All Americans haven't warmed up to using smartphones. New data just released indicates that sales of flip phones and other "dumb" phones like candy bar phones rose in 2015 from those of the prior year by two million, to a total of 24.2 million.

We certainly live in an age of technology, and the latest and greatest smartphones continue to be released on a regular basis with faster processors, better cameras and other new features that make them not just phones, but powerful mini-computers that we utilize in all facets of our lives.

However, some Americans still haven't warmed up to the idea of carrying a computer in their pocket. They want a phone, and just a phone, and are willing to give up many of the features and possibilities that many smartphone owners can't live without for the simplicity and convenience that flip, candy bar and other so-called "feature phones" provide.

While the older demographic that may not be as tech-savvy as younger generations certainly comprises a large part of the feature phone market, there are others for whom the use of a feature phone is more of a lifestyle choice. Those users prefer not to be eternally on the grid, reachable at any given moment not only by phone but also via email, Skype and the bevy of other methods that we use in modern days to communicate on our devices. Adele famously utilized a flip phone in her recent "Hello" video, and Rihanna and Anna Wintour, two of our generation's most style-savvy trendsetters, have both been pictured rocking the throwback devices.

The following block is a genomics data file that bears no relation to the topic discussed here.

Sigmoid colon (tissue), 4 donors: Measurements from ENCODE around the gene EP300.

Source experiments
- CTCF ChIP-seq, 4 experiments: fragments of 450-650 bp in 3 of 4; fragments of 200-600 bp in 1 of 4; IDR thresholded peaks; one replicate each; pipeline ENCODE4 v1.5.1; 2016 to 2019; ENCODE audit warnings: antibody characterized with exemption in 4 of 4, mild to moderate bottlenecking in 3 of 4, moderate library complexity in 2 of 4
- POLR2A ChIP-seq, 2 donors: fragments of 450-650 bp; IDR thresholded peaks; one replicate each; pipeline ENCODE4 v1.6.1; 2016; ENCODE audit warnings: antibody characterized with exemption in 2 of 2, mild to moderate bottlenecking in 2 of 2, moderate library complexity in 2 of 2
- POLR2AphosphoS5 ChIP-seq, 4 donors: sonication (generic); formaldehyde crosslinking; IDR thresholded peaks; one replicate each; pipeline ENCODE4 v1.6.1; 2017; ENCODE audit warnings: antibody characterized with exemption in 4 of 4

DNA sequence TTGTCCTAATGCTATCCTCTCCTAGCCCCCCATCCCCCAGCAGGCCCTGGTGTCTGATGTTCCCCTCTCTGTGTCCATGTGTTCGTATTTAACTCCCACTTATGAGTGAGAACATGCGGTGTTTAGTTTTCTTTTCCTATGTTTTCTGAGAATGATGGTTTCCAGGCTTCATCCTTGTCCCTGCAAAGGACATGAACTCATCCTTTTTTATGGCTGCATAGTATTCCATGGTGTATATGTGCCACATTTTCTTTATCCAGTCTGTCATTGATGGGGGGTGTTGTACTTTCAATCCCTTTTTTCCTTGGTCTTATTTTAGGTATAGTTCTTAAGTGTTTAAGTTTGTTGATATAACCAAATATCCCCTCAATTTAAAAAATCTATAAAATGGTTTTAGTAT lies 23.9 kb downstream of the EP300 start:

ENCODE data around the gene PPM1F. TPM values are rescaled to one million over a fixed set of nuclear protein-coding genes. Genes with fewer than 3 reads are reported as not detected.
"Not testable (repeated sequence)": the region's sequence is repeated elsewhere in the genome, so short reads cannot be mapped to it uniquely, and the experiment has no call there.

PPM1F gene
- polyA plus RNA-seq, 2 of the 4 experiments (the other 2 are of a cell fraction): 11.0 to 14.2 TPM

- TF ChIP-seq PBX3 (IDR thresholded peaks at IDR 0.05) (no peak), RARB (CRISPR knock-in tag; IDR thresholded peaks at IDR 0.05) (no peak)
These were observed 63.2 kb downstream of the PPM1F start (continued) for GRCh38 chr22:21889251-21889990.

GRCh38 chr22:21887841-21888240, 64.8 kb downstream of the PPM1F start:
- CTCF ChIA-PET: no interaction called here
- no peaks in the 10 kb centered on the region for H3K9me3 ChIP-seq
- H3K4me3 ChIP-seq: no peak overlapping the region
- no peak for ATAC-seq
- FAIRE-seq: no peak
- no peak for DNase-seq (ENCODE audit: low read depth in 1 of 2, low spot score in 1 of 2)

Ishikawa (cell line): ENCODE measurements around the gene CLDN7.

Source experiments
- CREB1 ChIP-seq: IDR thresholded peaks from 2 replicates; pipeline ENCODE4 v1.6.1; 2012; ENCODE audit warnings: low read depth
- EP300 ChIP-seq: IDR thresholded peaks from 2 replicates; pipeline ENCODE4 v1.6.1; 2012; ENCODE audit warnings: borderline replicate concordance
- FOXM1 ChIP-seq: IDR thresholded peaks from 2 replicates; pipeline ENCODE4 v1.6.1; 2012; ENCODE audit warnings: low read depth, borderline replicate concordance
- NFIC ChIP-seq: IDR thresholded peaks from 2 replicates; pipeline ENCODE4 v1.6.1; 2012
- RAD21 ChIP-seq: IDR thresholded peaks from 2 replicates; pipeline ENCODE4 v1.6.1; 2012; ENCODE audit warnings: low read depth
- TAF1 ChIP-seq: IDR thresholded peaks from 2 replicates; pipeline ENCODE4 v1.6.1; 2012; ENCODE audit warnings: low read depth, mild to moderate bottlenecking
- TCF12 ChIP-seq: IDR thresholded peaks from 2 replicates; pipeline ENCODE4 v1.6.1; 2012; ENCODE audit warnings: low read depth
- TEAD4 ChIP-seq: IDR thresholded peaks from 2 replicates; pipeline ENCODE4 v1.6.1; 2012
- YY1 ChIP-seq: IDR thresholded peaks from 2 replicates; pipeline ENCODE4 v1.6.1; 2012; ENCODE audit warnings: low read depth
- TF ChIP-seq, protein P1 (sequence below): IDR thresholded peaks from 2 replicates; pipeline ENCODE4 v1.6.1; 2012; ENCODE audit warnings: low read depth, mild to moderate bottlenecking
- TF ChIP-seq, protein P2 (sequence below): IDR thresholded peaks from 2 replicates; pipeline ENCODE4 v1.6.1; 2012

That could be the reason why use of the feature phone has jumped by a healthy two million units last year to a total of over 24 million. Some feature phone users prefer the small size of the device relative to bulky smartphones and also enjoy the angular build that conforms more naturally to the mouth and ear when using the device for what they consider to be its primary function — speaking on the phone. Others love the long battery life of the feature phones, which can literally go for weeks of use on a single charge.

When it goes beyond basic phone conversations, however, most modern feature phones fall short. Texting, of course is an exercise in frustration, and even flip phones containing basic browsers run primarily on laggy 3G networks. However, that's just fine with many of the users of these phones, who prefer to remain available when needed, but not inextricably connected full-time.

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